IC50, drug concentration necessary to obtain a mortality of 50%. (n = 3).

SD (n = 3).

Resistance index, calculated as the ratio between IC50 of resistant sublines and its corresponding sensitive cell lines.

Drugs

Oxaliplatin, cisplatin, and SN38 were prepared in water at a concentration of 10 mmol/L stock solution, in physiologic serum at a concentration of 3 mg/mL, and in DMSO at a concentration of 10 mmol/L stock solution, respectively, and stored at −20°C. Further dilutions of each drug were made in culture medium to final concentrations before use.

cDNA Microarray Hybridization

For determination of basal levels, resistant cells were maintained in oxaliplatin-free medium for 1 month before the evaluation of the gene expression. Total RNA from cells was isolated using RNeasy mini kit (Qiagen) according to the instructions of the manufacturer. RNA quantification was done using a NanoDrop spectrophotometer (Nucliber). Total RNA (5 μg) for each cell line was used to synthesize double-stranded cDNA using Superscript II reverse transcriptase (Invitrogen) and an oligo(dT) primer (Invitrogen). Gene expression analysis was carried out using the Human 19K Oligo Array slides (Center of Applied Genomics, University of Medicine of New Jersey).4

Probes came from the Compugene collection and were spotted with the GeneMachines OmniriGrid Microarrayers from Genomic Solution in poly-l-lysine slides.

Resistant and sensitive cell lines were hybridized with a commercial RNA (Human Reference RNA; Stratagene). This approach was used to perform an analysis consisting of comparing two groups of cell lines (each cell line was considered as biological replicate in each group) and to obtain oxaliplatin resistance-related common genes (22, 23).

Each sample was labeled with both fluorochromes Cy3/Alexa Fluor 546 and Cy5/Alexa Fluor 647 (Dye Swap) in independent experiments to get a technical replica and a hybridization control for each sample. Labeling and hybridization processes were made by using Genisphere 3DNA Array-350 kit according to manufacturer's protocol (Genisphere). The data reported here have been deposited in the National Center for Biotechnology Information Gene Expression Omnibus5

and is available through Gene Expression Omnibus Series availability no. GSE10405.

Imaging and Data Analysis

All slides were scanned with an Affymetrix Genetic Microsystems GMS418 Array scanner using the appropriate gains on the photomultiplier tube to obtain the highest intensity without saturation. A 16-bit TIFF image was generated for each channel, Cy3 and Cy5. The image analysis was done with ImaGene 4.1 software (Biodiscovery) to quantify the signal intensities. Data from spots not recognized by the ImaGene analysis software were excluded from further considerations (empty, poor, and negative spots). The data sets were imported into Microsoft Excel to analyze the quality of each feature. Normalization data were done with ArrayNorm 1.7.2 software by using Lowess and Dye Swap Sim Fix Filter methods. Visualization of results was carried out with the normalized data through average linkage and Euclidean distance as a measurement of similarity using Genesis 1.5.0 Software (Alexander Sturn, Institute for Genomics and Bioinformatics, Graz University of Technology). ANOVA was used to determine gene expression differences between resistant and sensitive groups. Every cell line was considered as a biological replicate in each group and we calculated ANOVA by using the mean of these replicates for each of the groups. Results obtained from microarray analysis were validated by using qRT-PCR. Because this is a very specific and precise methodology, we used (instead of procedures such false discovery rate) another high restrictive criteria (two-sided P values < 0.01) to assess the statistical significant differences between two groups and determine the set of genes that would be subsequently validated.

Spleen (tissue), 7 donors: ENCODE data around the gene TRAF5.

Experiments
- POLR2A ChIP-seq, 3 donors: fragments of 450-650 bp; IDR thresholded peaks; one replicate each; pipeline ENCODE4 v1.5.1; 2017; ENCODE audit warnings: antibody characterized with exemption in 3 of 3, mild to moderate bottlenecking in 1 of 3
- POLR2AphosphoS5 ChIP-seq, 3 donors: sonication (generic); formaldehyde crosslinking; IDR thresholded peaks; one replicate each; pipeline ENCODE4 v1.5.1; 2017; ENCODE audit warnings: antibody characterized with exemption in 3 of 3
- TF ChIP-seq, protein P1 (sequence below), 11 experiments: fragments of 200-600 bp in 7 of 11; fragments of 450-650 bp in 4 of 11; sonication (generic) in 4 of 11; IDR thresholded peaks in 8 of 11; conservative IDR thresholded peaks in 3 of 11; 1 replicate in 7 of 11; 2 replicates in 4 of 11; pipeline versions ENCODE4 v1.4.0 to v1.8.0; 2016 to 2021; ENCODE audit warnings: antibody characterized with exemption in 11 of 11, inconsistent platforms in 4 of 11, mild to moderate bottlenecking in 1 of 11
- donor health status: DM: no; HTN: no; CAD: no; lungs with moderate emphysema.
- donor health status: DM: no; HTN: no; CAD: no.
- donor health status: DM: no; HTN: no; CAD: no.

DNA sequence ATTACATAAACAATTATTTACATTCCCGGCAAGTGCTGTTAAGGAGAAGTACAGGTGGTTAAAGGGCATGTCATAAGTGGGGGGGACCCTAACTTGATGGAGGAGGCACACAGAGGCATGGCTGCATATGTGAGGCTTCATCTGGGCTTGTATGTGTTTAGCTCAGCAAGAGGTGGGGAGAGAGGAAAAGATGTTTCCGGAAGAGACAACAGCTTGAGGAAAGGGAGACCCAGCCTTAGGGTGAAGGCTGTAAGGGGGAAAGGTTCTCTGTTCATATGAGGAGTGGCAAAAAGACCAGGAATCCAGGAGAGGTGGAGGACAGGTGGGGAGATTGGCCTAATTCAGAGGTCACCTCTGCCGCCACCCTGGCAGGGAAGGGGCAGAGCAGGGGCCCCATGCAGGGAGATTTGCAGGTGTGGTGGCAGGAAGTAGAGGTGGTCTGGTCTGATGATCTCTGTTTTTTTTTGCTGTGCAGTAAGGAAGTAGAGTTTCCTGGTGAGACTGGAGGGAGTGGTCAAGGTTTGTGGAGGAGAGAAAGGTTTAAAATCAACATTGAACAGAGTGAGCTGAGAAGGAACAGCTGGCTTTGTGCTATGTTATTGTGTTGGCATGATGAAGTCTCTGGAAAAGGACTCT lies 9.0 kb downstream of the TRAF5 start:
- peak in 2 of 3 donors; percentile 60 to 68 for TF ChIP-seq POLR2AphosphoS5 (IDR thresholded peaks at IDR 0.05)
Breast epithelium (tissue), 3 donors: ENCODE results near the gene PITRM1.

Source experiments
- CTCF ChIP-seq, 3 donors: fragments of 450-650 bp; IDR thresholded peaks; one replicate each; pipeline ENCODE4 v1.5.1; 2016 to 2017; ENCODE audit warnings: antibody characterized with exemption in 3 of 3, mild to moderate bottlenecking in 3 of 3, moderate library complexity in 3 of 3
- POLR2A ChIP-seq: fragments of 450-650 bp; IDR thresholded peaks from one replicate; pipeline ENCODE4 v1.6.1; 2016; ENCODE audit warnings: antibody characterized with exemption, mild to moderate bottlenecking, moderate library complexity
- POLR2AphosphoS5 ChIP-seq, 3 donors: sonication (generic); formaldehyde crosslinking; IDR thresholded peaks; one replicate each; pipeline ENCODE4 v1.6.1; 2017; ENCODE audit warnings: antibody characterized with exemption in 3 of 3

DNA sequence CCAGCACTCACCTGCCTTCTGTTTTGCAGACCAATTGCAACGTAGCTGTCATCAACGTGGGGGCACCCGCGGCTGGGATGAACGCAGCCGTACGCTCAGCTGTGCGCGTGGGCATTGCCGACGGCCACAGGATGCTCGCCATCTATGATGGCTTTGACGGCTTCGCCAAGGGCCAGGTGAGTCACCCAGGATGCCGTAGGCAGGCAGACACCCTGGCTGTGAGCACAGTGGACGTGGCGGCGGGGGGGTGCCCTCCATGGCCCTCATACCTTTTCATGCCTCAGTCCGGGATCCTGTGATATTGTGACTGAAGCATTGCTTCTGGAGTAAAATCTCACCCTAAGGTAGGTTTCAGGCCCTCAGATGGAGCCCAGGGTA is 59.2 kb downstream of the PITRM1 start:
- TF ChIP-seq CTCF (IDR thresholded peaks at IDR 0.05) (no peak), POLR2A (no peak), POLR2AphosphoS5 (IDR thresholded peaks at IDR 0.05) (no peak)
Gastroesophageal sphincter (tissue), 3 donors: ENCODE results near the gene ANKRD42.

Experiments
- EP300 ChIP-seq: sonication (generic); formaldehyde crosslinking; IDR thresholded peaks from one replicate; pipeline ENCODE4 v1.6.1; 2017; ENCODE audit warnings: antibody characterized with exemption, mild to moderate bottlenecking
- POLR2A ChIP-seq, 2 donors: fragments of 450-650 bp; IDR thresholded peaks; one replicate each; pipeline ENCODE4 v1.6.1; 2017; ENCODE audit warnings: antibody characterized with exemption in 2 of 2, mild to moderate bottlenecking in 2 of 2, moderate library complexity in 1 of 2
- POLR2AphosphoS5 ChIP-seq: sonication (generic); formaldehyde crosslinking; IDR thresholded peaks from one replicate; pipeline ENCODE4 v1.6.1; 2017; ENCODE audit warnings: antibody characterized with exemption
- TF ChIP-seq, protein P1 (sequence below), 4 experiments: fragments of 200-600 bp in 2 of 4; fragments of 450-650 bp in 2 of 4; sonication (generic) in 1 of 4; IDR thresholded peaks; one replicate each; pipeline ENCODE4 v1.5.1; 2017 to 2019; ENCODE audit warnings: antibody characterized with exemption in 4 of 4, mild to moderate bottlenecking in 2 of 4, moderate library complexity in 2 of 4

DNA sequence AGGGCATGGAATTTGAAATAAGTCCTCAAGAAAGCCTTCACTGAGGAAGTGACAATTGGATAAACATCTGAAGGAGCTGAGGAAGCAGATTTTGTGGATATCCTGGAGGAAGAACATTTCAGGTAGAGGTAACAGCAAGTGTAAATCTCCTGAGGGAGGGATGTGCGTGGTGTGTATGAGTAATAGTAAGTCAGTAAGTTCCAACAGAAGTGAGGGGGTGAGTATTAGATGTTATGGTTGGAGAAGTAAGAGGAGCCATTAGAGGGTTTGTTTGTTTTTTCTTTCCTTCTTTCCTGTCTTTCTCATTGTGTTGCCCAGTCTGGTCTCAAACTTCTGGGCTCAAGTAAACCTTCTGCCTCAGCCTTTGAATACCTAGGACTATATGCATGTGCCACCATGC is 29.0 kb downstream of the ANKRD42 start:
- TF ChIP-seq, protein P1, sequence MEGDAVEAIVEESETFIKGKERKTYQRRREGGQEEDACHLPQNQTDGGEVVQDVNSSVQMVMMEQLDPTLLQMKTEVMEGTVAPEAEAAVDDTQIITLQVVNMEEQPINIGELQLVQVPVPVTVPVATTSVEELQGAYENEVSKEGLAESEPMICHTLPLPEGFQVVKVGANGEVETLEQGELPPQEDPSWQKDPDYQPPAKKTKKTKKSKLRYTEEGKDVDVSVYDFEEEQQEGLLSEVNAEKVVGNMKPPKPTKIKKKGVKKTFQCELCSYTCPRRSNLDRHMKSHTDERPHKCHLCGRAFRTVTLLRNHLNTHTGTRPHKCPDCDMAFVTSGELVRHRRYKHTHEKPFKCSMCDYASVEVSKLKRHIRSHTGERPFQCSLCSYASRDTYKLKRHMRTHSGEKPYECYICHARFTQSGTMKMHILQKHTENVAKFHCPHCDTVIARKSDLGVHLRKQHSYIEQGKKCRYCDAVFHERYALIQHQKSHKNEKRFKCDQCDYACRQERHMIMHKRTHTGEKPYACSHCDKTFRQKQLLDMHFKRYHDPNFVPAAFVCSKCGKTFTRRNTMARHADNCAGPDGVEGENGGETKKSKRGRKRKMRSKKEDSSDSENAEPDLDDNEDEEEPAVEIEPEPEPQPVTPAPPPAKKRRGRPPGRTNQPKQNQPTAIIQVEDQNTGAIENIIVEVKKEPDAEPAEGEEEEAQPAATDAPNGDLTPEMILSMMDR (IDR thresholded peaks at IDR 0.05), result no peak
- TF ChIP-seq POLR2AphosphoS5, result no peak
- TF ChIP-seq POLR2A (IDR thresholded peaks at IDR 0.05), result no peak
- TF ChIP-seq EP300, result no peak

Identification of Genes of Interest

Identification of genes that showed expression changes between resistant and sensitive cells groups was made by using the Web searchers,6

only considering well-annotated transcripts (not partial cds for hypothetical proteins, hypothetical insert cDNA clones, etc.).

BLAST hybridization7

between identified genes sequence and corresponding spot oligonucleotide sequence was done to avoid false-positive hybridizations. TaqMan Gene Expression Assays (Applied Biosystems) for each selected gene were searched by using Applied Biosystems Web site searching tools.8

Gene Expression Analysis by qRT-PCR